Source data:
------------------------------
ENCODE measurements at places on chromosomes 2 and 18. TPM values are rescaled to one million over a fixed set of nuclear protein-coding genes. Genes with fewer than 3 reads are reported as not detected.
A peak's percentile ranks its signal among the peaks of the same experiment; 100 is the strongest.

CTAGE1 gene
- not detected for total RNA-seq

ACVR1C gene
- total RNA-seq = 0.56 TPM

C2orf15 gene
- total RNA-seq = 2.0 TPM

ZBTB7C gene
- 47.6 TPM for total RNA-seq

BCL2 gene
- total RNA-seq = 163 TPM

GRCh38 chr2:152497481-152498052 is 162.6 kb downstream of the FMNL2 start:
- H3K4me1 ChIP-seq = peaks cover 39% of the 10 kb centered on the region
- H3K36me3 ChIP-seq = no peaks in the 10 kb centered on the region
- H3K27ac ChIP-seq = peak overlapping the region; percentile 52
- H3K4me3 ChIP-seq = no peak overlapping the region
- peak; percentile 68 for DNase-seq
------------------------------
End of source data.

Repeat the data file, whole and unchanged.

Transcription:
ENCODE measurements at places on chromosomes 2 and 18. TPM values are rescaled to one million over a fixed set of nuclear protein-coding genes. Genes with fewer than 3 reads are reported as not detected.
A peak's percentile ranks its signal among the peaks of the same experiment; 100 is the strongest.

CTAGE1 gene
- not detected for total RNA-seq

ACVR1C gene
- total RNA-seq = 0.56 TPM

C2orf15 gene
- total RNA-seq = 2.0 TPM

ZBTB7C gene
- 47.6 TPM for total RNA-seq

BCL2 gene
- total RNA-seq = 163 TPM

GRCh38 chr2:152497481-152498052 is 162.6 kb downstream of the FMNL2 start:
- H3K4me1 ChIP-seq = peaks cover 39% of the 10 kb centered on the region
- H3K36me3 ChIP-seq = no peaks in the 10 kb centered on the region
- H3K27ac ChIP-seq = peak overlapping the region; percentile 52
- H3K4me3 ChIP-seq = no peak overlapping the region
- peak; percentile 68 for DNase-seq